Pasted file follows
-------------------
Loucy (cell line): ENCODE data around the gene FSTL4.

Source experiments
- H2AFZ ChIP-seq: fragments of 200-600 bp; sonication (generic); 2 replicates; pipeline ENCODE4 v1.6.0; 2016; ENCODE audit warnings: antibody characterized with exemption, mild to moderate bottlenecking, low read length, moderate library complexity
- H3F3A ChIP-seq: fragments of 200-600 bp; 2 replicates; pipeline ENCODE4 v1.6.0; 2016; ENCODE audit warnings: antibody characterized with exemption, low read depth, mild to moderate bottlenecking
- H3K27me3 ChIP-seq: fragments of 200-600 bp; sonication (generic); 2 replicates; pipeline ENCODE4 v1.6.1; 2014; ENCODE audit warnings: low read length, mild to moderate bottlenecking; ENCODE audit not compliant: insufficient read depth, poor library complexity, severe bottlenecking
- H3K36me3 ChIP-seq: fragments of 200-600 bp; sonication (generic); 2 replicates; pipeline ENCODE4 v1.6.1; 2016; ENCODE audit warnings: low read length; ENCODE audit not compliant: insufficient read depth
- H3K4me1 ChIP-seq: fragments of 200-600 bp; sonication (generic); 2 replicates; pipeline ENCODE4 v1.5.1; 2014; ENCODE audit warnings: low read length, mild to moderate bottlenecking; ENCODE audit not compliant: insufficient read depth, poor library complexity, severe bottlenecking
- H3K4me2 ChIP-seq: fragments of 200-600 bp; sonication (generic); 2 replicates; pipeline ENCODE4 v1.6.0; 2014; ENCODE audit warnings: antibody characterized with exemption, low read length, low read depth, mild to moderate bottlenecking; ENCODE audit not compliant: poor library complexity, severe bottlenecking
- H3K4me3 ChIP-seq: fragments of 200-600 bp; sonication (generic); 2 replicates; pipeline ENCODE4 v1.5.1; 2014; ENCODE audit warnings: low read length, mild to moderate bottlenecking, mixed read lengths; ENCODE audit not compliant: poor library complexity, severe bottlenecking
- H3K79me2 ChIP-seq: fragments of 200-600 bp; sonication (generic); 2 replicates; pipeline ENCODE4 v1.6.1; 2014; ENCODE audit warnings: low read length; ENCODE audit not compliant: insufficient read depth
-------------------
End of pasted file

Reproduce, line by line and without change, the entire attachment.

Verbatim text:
Loucy (cell line): ENCODE data around the gene FSTL4.

Source experiments
- H2AFZ ChIP-seq: fragments of 200-600 bp; sonication (generic); 2 replicates; pipeline ENCODE4 v1.6.0; 2016; ENCODE audit warnings: antibody characterized with exemption, mild to moderate bottlenecking, low read length, moderate library complexity
- H3F3A ChIP-seq: fragments of 200-600 bp; 2 replicates; pipeline ENCODE4 v1.6.0; 2016; ENCODE audit warnings: antibody characterized with exemption, low read depth, mild to moderate bottlenecking
- H3K27me3 ChIP-seq: fragments of 200-600 bp; sonication (generic); 2 replicates; pipeline ENCODE4 v1.6.1; 2014; ENCODE audit warnings: low read length, mild to moderate bottlenecking; ENCODE audit not compliant: insufficient read depth, poor library complexity, severe bottlenecking
- H3K36me3 ChIP-seq: fragments of 200-600 bp; sonication (generic); 2 replicates; pipeline ENCODE4 v1.6.1; 2016; ENCODE audit warnings: low read length; ENCODE audit not compliant: insufficient read depth
- H3K4me1 ChIP-seq: fragments of 200-600 bp; sonication (generic); 2 replicates; pipeline ENCODE4 v1.5.1; 2014; ENCODE audit warnings: low read length, mild to moderate bottlenecking; ENCODE audit not compliant: insufficient read depth, poor library complexity, severe bottlenecking
- H3K4me2 ChIP-seq: fragments of 200-600 bp; sonication (generic); 2 replicates; pipeline ENCODE4 v1.6.0; 2014; ENCODE audit warnings: antibody characterized with exemption, low read length, low read depth, mild to moderate bottlenecking; ENCODE audit not compliant: poor library complexity, severe bottlenecking
- H3K4me3 ChIP-seq: fragments of 200-600 bp; sonication (generic); 2 replicates; pipeline ENCODE4 v1.5.1; 2014; ENCODE audit warnings: low read length, mild to moderate bottlenecking, mixed read lengths; ENCODE audit not compliant: poor library complexity, severe bottlenecking
- H3K79me2 ChIP-seq: fragments of 200-600 bp; sonication (generic); 2 replicates; pipeline ENCODE4 v1.6.1; 2014; ENCODE audit warnings: low read length; ENCODE audit not compliant: insufficient read depth